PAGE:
Person Centred Care 2020

by Garreth

nationalvoiceslogosquareCalls and contributions from health and social care charities

National Voices, the health and care charity coalition, today sets out demands for genuinely person centred care. It warns that services are increasingly fragmented and underfunded, with too little voice for patients and families, and says that fully involving people in decisions is the key to improvement.

In Person centred care 2020: Calls and contributions from health and social care charities and in a related letter in The Times today, National Voices members call on the next government to make person-centred care the central ambition for health reform, and to provide consistent leadership, more funding and stability. They want to see government supporting local efforts which personalise and coordinate services, particularly for people with chronic conditions and disabilities, with public agencies, voluntary groups and local communities working together.


Person-centred-care-2020National Voices members warn party leaders against radical structural reorganisations and urge that reform should start with people, not structures. They highlight the growing evidence that care is better when people have a say in the decisions about their health, are supported to look after themselves, and can plan their care in partnership with professionals and effective services.


National Voices Chief Executive, Jeremy Taylor, says: “There is a growing consensus about what great care looks like and how to achieve it. But progress is too slow. We want to see genuinely person centred care by 2020. Lots of things are needed for this, but above all a different attitude. Healthcare reform has been dominated by politics, economics, and professional and organisational priorities. We want to see reform starting with people – with the pattern of services driven by what matters to patients, carers and communities.”


Below is a summary of the calls from National Voices members:

1. Target public health. England is not doing enough to prevent ill health. We need a renewed, nationally led drive to reduce harm from smoking, drinking, poor lifestyle and wider causes of poor health, focused on those with the greatest burdens and risks of ill health. (Sections 4 and 5).


2. Make people the priority, not the system. Professional and organisational priorities routinely trump the priorities of people who use services, their carers and families. In its extreme form this leads to outrages like mid-Staffordshire and Winterbourne View. ‘What matters to people’ should be one of the key organising principles for services. (Section 4).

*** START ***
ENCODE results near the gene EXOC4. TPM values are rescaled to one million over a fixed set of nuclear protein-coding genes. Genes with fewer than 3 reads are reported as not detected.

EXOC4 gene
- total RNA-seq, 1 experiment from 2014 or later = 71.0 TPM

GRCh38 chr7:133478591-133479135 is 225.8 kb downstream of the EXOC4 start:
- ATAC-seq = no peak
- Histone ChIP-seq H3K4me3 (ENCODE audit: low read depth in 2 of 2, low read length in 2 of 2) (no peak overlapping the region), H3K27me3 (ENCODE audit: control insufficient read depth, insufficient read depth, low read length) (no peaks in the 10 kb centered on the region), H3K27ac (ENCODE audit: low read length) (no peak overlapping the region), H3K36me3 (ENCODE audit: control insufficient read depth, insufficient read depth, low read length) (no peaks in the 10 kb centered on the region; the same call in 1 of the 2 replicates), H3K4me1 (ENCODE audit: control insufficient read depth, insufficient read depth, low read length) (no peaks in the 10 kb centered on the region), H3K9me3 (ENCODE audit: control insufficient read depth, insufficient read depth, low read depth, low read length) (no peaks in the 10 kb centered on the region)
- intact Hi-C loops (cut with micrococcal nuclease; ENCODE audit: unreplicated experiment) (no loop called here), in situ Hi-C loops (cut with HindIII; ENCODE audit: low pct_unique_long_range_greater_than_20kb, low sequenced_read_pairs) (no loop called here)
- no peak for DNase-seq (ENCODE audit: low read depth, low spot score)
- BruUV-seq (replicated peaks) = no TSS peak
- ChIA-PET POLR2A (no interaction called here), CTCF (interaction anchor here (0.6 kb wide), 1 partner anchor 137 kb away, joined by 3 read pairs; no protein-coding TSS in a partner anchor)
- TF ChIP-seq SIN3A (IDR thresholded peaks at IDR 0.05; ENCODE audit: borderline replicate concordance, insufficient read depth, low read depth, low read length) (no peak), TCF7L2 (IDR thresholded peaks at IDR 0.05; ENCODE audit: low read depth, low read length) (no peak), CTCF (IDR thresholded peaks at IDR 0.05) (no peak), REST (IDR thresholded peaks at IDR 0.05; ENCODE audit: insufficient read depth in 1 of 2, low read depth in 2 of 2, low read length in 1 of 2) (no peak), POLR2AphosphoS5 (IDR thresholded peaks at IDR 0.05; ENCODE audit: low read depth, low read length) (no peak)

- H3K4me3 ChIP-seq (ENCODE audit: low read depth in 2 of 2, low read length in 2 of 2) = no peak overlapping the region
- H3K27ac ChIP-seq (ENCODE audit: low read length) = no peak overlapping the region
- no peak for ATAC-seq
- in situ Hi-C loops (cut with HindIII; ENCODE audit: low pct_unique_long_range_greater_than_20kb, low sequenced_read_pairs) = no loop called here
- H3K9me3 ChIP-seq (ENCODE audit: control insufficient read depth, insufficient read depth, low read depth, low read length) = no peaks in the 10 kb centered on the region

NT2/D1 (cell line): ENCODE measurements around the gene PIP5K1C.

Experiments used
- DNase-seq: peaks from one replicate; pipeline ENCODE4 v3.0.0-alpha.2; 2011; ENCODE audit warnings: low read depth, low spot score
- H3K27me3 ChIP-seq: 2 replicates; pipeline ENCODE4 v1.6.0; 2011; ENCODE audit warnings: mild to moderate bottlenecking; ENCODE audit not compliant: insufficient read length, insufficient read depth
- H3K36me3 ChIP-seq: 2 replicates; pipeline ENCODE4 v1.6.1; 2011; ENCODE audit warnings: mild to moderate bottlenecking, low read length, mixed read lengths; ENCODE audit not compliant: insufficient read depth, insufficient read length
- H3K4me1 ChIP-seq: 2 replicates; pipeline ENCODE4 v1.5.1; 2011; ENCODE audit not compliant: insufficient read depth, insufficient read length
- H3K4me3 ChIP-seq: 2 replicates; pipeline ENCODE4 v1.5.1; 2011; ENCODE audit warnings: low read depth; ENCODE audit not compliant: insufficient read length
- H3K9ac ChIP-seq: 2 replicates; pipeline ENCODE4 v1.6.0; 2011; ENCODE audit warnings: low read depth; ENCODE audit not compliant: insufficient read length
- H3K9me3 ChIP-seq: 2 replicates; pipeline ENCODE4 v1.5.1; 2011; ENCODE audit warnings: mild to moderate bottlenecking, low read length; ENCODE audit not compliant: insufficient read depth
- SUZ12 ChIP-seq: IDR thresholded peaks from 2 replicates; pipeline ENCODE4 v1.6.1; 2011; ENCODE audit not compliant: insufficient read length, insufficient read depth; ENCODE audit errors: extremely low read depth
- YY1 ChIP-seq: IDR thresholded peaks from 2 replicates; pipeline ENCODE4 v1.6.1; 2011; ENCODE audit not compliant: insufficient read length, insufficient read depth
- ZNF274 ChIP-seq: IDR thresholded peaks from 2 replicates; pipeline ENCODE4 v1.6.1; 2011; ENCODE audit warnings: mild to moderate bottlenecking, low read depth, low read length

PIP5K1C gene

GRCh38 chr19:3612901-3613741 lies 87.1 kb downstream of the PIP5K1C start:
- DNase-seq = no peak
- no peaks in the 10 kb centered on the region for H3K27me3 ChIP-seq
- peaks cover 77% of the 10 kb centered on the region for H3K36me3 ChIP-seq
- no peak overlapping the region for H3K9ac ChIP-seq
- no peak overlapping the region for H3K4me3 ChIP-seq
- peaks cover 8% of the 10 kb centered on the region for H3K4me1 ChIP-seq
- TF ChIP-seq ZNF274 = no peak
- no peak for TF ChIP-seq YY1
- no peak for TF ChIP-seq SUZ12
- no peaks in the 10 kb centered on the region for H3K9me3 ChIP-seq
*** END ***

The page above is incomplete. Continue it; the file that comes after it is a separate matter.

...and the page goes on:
3. Support people with chronic conditions and disabilities. We call for investment in proven ways of enhancing people’s health and quality of life: shared treatment decisions; supported self-management; training for health staff in person centred care; access to health records; peer support; personal budgets; and widespread use of care and support planning. (Sections 2 and 3).


4. Create people-powered services. Statutory services cannot fix everything. It is time to recognise, support and invest in the huge contribution of carers, volunteers, engaged citizens and the voluntary and community sector in helping individuals and shaping services. It is time to work with citizens and communities as equals. This requires a shift in mind-set, behaviours and processes. (Sections 4 and 5).


5. Fund health and care properly. The next government must guarantee a five year settlement for health and social care, with real terms increases in public funding, including for the contributions of the VCS. This is essential to enable the transformation of care we seek. Without this settlement the fundamental principles of the NHS will be undermined and the policy goals of the Care Act 2014 will be unachievable. (Section 6).


6. No more top-down reorganisations. These are distracting, morale-sapping and wasteful. The next government should set the direction for person-centred care. It should create consistent incentives for health, social care, VCS and other services to come together, in locally suitable ways, moving towards integrated budgets and commissioning. It should support devolved leadership while ensuring there is clear accountability for local performance. (Section 5).


These calls are consistent with a growing cross-sector consensus about what needs to change in health and care as in the 2015 Challenge partnership of which National Voices is a member.

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